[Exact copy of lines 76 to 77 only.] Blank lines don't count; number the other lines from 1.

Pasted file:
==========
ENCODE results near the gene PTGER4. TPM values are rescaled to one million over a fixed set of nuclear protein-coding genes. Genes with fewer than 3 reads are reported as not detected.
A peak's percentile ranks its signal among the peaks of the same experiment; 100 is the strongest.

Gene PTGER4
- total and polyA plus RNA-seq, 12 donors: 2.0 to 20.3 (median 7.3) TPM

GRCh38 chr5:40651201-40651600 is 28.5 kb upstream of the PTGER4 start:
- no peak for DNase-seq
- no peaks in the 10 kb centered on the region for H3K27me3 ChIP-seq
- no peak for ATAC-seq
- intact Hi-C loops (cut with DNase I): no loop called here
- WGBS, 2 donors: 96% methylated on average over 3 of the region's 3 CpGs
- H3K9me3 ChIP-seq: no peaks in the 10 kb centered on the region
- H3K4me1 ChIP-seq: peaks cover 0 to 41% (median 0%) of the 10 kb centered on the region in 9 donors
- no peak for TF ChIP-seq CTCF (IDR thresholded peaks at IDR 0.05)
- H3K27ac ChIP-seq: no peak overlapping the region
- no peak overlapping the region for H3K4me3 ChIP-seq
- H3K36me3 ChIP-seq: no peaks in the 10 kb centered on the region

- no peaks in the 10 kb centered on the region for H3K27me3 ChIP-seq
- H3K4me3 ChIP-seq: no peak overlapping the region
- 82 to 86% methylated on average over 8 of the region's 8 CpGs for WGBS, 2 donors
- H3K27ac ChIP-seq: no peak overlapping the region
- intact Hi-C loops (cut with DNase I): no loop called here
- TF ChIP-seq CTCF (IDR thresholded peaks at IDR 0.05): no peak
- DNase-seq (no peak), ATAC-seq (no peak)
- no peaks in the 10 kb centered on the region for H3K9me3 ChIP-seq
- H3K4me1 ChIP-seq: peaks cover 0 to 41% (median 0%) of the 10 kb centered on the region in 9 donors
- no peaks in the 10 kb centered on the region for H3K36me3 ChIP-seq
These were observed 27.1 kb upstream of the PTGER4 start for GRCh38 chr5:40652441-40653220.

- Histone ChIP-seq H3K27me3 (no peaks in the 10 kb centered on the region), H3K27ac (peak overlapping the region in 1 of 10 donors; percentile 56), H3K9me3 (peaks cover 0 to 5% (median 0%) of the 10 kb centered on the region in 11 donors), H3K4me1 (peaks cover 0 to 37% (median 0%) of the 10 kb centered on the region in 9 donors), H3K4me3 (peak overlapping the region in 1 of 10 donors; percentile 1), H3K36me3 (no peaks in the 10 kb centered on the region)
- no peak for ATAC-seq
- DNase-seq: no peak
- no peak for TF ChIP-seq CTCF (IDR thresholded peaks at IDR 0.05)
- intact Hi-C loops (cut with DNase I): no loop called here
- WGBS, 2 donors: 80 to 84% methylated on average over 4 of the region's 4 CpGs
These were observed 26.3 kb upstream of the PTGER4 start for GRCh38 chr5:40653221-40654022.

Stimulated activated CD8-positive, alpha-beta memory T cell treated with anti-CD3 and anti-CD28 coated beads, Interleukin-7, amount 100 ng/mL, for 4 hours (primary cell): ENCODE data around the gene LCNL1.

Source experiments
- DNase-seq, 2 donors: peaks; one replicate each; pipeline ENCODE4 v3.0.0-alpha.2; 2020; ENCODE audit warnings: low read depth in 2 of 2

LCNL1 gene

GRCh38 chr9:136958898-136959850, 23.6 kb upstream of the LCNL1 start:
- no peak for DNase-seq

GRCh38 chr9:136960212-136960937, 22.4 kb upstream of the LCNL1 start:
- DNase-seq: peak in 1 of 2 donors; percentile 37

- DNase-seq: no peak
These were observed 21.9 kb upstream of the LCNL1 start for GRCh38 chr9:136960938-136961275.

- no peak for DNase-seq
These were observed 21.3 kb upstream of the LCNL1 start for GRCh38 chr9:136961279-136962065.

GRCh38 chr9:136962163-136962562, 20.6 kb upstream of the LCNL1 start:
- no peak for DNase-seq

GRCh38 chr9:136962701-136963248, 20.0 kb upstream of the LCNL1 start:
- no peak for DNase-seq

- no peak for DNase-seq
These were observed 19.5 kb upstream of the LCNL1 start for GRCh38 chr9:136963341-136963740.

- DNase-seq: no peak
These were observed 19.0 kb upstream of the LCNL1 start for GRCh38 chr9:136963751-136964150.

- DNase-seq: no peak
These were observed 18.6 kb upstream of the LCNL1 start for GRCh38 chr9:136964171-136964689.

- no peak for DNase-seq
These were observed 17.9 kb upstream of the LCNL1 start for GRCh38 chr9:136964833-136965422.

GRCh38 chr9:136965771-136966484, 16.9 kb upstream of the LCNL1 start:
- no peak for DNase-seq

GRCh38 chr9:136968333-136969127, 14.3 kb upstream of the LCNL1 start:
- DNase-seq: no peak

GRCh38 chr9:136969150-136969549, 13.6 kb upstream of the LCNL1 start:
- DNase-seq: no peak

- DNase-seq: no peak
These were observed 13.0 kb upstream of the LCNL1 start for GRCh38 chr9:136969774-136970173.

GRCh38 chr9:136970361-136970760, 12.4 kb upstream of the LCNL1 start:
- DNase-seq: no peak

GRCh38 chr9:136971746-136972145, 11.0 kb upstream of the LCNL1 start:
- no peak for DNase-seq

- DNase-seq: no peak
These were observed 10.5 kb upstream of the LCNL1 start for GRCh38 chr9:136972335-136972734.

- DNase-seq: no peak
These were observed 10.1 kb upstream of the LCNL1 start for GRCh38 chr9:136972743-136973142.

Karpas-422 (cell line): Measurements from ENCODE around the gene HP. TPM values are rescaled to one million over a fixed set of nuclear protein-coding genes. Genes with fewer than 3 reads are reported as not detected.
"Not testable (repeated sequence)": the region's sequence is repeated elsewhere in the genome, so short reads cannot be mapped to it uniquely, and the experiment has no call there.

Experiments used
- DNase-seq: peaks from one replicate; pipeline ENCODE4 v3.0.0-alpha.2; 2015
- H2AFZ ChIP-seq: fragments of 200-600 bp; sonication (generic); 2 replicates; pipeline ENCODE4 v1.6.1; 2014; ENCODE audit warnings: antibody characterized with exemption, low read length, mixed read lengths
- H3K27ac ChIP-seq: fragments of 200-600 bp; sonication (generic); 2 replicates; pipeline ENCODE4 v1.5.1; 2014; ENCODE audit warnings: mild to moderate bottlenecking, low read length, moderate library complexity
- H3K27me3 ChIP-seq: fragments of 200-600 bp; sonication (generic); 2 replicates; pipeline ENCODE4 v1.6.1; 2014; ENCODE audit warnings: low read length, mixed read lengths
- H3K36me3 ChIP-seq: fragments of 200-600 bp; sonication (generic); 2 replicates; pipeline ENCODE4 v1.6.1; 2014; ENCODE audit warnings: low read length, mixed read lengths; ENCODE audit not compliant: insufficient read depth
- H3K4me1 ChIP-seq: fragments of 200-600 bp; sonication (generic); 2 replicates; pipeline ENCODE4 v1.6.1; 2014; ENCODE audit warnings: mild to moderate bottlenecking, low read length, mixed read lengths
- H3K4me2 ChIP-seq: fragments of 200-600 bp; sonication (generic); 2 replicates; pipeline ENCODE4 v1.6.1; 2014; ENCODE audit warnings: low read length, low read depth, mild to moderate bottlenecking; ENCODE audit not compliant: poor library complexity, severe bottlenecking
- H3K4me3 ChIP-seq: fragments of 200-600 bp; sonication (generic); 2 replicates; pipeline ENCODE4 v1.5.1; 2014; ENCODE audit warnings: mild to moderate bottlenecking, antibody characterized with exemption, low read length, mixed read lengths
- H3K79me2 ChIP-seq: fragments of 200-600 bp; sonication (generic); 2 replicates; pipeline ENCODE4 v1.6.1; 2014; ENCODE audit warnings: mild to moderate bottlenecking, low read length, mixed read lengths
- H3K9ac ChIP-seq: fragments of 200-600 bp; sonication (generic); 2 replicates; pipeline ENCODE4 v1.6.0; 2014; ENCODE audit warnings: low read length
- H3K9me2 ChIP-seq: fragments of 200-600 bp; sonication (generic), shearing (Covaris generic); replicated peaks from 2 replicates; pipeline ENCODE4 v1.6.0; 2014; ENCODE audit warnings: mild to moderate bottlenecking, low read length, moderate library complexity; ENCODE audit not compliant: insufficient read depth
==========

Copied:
"Not testable (repeated sequence)": the region's sequence is repeated elsewhere in the genome, so short reads cannot be mapped to it uniquely, and the experiment has no call there.

Experiments used